There are a couple of words in Heathenism that exist simultaneously yet independent of one another in Scandinavia and America as well as other areas, and which can be quite frustrating to keep straight for people who have only heard it from one of the sources. The first sort of pair is Folketro and Folkish. Folketro (or the appropriate variant thereof) simply means “Folk belief,” and is a very common term for pagan practice in mainland Scandinavia, particularly that which draws upon regional lore. Folkish, which does not really exist in common use in Scandinavia, is a term for Heathens who believe that only those of Germanic ancestry (really just meaning white because you can be a fair-skinned, full-blooded Italian and be fine) can practice Heathenry. This mindset is usually laughed at in Scandinavia.

The second pair is made up of two identical terms, both being Traditionalist. In Scandinavia, Traditionalist tends to be the alternative to Reconstructionist, and Traditionalists make more prevalent use of the term Folketro. While they may incorporate some Old Norse/Eddic lore into their practice, local folk beliefs and customs are given much more attention, and often god names such as Oden, Tor or Freja are used primarily for ease of discussion rather than essential identifiers. Traditionalism in America, England and other places, however, tends to distinguish a Heathen who still thinks that women belong in the kitchen and pumping out babies, white people are in danger of being wiped out and need to isolate themselves and that homosexuality is evil; and needs a religious justification for it.

Hopefully this can clear up any misunderstandings that people may have had in discussions or reading.

Berbùi - mountain dweller

Meinvœttir - harm-wights

Þursasprengir - thurs-burster

Trollaukin - troll-augmented

Tryllt orðinn - enchanted into a troll

Trylla - a troll, or to be trolled, made into a troll, enchanted, mad or possessed

Tryllskr - to be a troll or a witch

Trolldómr - magic

Trollskap - magic

Väru trllyd mjök bæði - were both greatly betrolled

Common phrases concerning trolls:

  • Trolls take you!
  • Trolls have you!
  • Troll weather - persistent drizzle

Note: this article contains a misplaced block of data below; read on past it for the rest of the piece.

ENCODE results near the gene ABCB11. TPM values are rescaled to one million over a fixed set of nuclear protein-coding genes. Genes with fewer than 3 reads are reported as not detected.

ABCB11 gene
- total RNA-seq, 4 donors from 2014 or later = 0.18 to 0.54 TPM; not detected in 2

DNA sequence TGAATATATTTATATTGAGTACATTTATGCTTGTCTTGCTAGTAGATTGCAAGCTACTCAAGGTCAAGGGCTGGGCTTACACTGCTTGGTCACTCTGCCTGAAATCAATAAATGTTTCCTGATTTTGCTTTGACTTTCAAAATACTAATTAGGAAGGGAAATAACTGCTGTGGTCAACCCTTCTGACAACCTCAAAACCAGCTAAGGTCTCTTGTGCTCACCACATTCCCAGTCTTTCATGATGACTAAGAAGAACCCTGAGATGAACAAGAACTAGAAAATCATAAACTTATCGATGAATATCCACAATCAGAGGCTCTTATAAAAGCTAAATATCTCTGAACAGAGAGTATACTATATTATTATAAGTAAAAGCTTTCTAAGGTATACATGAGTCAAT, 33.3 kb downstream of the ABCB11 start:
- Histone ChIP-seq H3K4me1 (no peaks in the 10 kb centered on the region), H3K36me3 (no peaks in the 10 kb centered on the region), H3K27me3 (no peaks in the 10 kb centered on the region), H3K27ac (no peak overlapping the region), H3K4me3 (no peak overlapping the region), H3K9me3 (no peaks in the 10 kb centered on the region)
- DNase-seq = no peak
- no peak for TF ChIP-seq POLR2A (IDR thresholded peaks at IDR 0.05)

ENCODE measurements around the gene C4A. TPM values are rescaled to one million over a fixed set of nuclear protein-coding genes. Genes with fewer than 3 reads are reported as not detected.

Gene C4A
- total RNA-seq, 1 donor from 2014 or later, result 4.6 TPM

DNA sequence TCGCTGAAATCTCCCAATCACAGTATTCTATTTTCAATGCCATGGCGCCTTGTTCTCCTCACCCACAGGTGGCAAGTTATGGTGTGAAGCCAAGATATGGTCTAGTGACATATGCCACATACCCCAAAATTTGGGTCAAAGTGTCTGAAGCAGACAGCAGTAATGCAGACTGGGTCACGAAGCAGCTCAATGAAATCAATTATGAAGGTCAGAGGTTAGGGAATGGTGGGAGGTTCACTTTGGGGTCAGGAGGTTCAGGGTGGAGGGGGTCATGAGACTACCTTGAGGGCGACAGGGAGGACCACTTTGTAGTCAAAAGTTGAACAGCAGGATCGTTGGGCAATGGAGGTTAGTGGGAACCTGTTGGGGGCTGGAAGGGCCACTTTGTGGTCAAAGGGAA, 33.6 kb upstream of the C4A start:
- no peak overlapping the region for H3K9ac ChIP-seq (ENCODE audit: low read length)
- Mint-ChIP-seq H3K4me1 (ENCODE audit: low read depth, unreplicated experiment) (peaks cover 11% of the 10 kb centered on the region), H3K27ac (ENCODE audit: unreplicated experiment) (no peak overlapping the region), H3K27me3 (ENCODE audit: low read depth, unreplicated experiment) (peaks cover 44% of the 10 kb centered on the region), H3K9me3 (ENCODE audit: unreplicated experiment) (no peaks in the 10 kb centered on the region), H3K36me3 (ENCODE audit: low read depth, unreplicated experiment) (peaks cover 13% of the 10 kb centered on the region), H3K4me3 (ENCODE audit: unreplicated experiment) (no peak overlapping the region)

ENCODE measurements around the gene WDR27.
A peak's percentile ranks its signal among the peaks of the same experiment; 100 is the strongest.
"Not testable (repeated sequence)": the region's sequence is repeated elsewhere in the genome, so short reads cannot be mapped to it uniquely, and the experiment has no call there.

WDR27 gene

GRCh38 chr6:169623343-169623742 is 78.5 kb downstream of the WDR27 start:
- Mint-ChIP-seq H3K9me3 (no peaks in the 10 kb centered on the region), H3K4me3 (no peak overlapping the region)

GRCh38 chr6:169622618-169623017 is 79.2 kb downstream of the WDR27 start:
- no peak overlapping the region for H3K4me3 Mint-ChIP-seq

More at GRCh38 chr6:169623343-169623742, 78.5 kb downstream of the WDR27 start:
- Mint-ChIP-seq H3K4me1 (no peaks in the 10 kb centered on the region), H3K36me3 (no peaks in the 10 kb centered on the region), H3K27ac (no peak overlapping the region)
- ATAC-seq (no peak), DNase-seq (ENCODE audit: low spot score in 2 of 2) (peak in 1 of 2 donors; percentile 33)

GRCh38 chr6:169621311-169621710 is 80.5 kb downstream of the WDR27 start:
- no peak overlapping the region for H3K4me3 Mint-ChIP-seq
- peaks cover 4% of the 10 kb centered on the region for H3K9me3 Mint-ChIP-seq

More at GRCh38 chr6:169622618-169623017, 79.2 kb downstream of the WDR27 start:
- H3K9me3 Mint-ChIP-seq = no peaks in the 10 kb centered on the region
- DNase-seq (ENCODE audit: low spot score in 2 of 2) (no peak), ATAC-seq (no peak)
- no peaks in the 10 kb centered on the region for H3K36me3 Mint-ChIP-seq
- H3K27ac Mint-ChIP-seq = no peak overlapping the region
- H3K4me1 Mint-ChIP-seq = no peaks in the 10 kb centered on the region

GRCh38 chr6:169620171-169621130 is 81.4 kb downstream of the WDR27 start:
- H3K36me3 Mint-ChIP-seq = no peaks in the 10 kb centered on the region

• Troll mist - dark fog
  • Trysser sem tröll - trusty as a troll

Plants associated with or used in the invocation of trolls:

  • Lousewort
  • Red rattle
  • Pedicularis sylvatica
  • Thistle
  • Ironwood
  • Pine

Buttered stones sometimes feature in blóts to trolls.

Crushing a thistle is a means of driving out “wights of woe”. This was traditionally done at the end of harvesting.
The word þistil, written or spoken, could be used to give a man power over another, or to bring fearful things upon an enemy.
Folk belief has it that lightening seeks out trolls and giants and, as such, invocations of Thor and the sounds of drumming are useful in keeping them away.
Also, in Scandinavian folklore, trolls are able to transform into cats.

Traditionally, the people most vulnerable to trolls/being enchanted into a troll/slipping into the other world were:

  • Children before baptism / name-giving
  • Young men and women who were engaged but not yet married
  • Women who had given birth but had not yet been “churched”
  • People spending great lengths of time in wild places by themselves

  • People spending time only in small groups of their own gender


My translation. Everything in italics taken from Mytiske og andre sagn by M. B. Landstad, a collection of folk tales and other material gathered by Landstad in the region of Telemark, Norway. My notes in square brackets.

Åsgård-reiden [the ride or hunt of Asgard] is pronounced Åsgår-reie or Åsgår-reia; the people from Hjartdal and those who live further afield say Osgo-reia. [It is worth keeping in mind that Landstad wrote in a period where thoughts on folk culture were heavily influenced by romantic nationalism. The Romantic suggestion of “Åsgård” as the etymon of “osgo”/”osko” is one of many possible explanations. Another is öskurligr, meaning terrible.] 

Here we will quite simply relate the talk of the people, without mixing in our own views. Either it is the gods of Asgard themselves who are out riding with their heroes or einherjer, or also it may be the ride of the fallen heroes to Asgard in the company of the valkyries who fetch them. The latter seems most plausible. For here we meet the old heroes Sigurd Fåvnesbane and his mistress Gudrun, and Gunnar. Brynhild, who should not be missing from this company, I have nevertheless not heard mentioned.